The Race Is On for the Next Big Hepatitis C Therapy

The Race Is On for the Next Big Hepatitis C Therapy

The Food and Drug Administration's Antiviral Drugs Advisory Committee's positive review of Johnson & Johnson and Medivir's hepatitis C therapy simeprevir foreshadows the drug's likely FDA approval tomorrow.. Fast on its heels will be Gilead Sciences with its own hepatitis C drug sofosbuvir on Friday. Both drugs have benefited from priority review status.

Hepatitis C is a viral infection of the liver and has multiple genotypes, with genotype 1 the most prevalent. Complications include liver cancer and cirrhosis. Standard of care currently is interferon, which is delivered as a cumbersome injections 2-3 times a week, with only an efficacy of around 50%, and uncomfortable flu-like side effects.

While both Gilead and Johnson & Johnson's compounds are oral pills, they are currently only studied in combination with an interferon (peginterferon-alpha), manufactured by both Merck as Pegintron and Roche as Pegasys, and ribavirin, another anti-viral agent. Johnson & Johnson's simeprevir is seeking approval for treatment of genotype 1, while Gilead's sofosbuvir will target genotype 1, 2, 3, 4, 5 and 6.

While the FDA's internal review is a positive step for Johnson & Johnson to gain approval tomorrow, simeprevir is a niche enough drug that competitors won't be squeezed out of the market. Forty-eight percent of hepatitis C patients with genotype 1 had a variant that did not respond to simeprevir versus the control group.

Two other hepatitis C drugs already exist as first generation protease inhibitors: Victrelis (boceprevir) by Merck and Incivek (telaprevir) by Vertex Pharmaceuticals . Both were approved in 2011 and are also used in conjunction with peginterfereon-alpha and ribavirin. The approval of simeprevir could replace these earlier generation protease inhibitors.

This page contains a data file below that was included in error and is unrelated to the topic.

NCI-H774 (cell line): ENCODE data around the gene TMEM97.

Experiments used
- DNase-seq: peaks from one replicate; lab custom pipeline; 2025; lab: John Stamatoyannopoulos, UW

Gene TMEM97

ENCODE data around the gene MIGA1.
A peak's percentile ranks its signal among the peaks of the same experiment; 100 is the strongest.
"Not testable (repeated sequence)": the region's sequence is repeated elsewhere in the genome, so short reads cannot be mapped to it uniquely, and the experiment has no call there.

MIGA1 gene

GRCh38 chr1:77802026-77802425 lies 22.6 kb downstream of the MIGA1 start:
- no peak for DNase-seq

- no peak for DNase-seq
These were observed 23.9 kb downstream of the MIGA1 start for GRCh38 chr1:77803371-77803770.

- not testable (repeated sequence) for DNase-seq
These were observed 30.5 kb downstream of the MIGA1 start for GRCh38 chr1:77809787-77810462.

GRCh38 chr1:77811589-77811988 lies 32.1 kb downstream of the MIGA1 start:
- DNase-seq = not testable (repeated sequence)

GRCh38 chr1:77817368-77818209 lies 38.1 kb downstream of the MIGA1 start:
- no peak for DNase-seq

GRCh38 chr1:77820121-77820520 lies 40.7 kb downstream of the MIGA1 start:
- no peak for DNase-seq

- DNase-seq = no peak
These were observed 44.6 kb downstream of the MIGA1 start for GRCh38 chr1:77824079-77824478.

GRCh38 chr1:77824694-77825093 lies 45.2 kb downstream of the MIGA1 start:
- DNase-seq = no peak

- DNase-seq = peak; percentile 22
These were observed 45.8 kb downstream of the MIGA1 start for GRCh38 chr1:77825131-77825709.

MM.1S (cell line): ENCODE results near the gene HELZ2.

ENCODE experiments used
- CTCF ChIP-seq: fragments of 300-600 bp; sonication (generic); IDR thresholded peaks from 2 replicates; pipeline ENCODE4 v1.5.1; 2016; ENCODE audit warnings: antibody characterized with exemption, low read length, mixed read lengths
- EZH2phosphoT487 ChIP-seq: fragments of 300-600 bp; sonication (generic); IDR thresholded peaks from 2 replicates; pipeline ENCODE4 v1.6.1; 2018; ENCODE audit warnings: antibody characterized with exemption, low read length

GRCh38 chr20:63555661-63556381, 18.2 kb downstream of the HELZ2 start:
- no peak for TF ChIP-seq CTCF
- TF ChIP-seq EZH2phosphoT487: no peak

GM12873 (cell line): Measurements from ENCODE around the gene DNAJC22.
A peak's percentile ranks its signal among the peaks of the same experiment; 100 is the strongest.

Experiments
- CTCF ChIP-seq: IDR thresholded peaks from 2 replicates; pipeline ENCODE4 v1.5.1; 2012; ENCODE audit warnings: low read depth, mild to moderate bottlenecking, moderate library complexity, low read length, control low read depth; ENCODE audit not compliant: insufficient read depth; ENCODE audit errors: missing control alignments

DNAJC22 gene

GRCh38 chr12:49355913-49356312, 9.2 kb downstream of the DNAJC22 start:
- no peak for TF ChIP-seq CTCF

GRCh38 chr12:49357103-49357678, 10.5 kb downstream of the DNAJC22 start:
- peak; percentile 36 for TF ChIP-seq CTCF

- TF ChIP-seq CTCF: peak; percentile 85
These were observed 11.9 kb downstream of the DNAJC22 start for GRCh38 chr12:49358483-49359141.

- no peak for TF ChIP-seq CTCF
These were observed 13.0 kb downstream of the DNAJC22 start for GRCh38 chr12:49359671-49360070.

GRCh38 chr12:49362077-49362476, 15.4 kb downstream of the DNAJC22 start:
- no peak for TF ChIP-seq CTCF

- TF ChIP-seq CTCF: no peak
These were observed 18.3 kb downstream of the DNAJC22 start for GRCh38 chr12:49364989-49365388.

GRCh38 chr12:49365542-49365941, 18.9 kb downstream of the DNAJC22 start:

Meanwhile, Gilead's sofosbuvir is perhaps seen as the more likely blockbuster, due to efficacy against all genotypes of hepatitis C and against even the most difficult to treat cases of hepatitis C. Even without interferon, sofosbuvir showed 70% cure rates and may be the closest to a truly interferon-free therapy yet.

The hepatitis C market is currently estimated at around $20 billion with potential to expand to $100 billion this decade . The more broad-reaching sofosbuvir expects peak sales at $3.8 billion and simprevir is estimated annual sales of $400 million.

The race for an oral, non-interferon agent could revolutionize patient care in terms of both reducing patient burden and increasing clinical outcomes. Both Johnson & Johnson with Medivir and Gilead are expected to gain approval this week; neither have experienced significant setbacks or raised concerns that would red-flag their approvals this week. However, both simeprevir and sofosbuvir are such tiny agents in the vast arsenal of products by each company that FDA approval may or may not be reflected directly in stock price.

Nonetheless, more than 20 other agents are in development to take a piece of the pie for novel hepatitis C agents. AbbVie and Bristol-Myers Squibb are expecting to file New Drug Applications next year. Studies combining the different companies' agents have also yielded impressive cure rates -- over 90% for the combination of J&J's simprevir and Gilead's sofosbuvir, and 100% cure for the combination of Gilead's sofosbuvir and Bristol-Myers Squibb's daclatasvir.

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Fool contributor Amy Ho has no position in any stocks mentioned. The Motley Fool recommends Gilead Sciences, Johnson & Johnson, and Vertex Pharmaceuticals. The Motley Fool owns shares of Johnson & Johnson. Try any of our Foolish newsletter services free for 30 days. We Fools may not all hold the same opinions, but we all believe that considering a diverse range of insights makes us better investors. The Motley Fool has a disclosure policy.

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